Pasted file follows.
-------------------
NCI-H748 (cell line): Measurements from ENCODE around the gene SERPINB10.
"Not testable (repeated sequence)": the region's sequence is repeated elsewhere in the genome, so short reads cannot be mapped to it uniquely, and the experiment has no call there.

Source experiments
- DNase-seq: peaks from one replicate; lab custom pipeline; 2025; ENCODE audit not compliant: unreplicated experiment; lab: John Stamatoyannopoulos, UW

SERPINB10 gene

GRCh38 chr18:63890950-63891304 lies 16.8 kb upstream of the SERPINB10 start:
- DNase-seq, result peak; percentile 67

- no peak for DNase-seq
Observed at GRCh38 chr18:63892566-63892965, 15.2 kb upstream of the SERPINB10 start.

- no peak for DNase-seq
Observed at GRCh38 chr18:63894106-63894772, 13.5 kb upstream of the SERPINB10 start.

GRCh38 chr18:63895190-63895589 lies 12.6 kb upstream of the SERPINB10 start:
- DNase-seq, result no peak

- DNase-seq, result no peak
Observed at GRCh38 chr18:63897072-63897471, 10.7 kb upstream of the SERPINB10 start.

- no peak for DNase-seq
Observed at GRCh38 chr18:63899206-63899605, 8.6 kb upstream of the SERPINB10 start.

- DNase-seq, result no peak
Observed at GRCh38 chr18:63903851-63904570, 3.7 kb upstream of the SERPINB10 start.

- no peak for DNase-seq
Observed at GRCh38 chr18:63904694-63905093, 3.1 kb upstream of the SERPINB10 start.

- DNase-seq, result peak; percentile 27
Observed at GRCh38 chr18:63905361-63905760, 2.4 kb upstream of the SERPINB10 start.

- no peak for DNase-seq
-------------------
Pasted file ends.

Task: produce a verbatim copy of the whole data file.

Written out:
NCI-H748 (cell line): Measurements from ENCODE around the gene SERPINB10.
"Not testable (repeated sequence)": the region's sequence is repeated elsewhere in the genome, so short reads cannot be mapped to it uniquely, and the experiment has no call there.

Source experiments
- DNase-seq: peaks from one replicate; lab custom pipeline; 2025; ENCODE audit not compliant: unreplicated experiment; lab: John Stamatoyannopoulos, UW

SERPINB10 gene

GRCh38 chr18:63890950-63891304 lies 16.8 kb upstream of the SERPINB10 start:
- DNase-seq, result peak; percentile 67

- no peak for DNase-seq
Observed at GRCh38 chr18:63892566-63892965, 15.2 kb upstream of the SERPINB10 start.

- no peak for DNase-seq
Observed at GRCh38 chr18:63894106-63894772, 13.5 kb upstream of the SERPINB10 start.

GRCh38 chr18:63895190-63895589 lies 12.6 kb upstream of the SERPINB10 start:
- DNase-seq, result no peak

- DNase-seq, result no peak
Observed at GRCh38 chr18:63897072-63897471, 10.7 kb upstream of the SERPINB10 start.

- no peak for DNase-seq
Observed at GRCh38 chr18:63899206-63899605, 8.6 kb upstream of the SERPINB10 start.

- DNase-seq, result no peak
Observed at GRCh38 chr18:63903851-63904570, 3.7 kb upstream of the SERPINB10 start.

- no peak for DNase-seq
Observed at GRCh38 chr18:63904694-63905093, 3.1 kb upstream of the SERPINB10 start.

- DNase-seq, result peak; percentile 27
Observed at GRCh38 chr18:63905361-63905760, 2.4 kb upstream of the SERPINB10 start.

- no peak for DNase-seq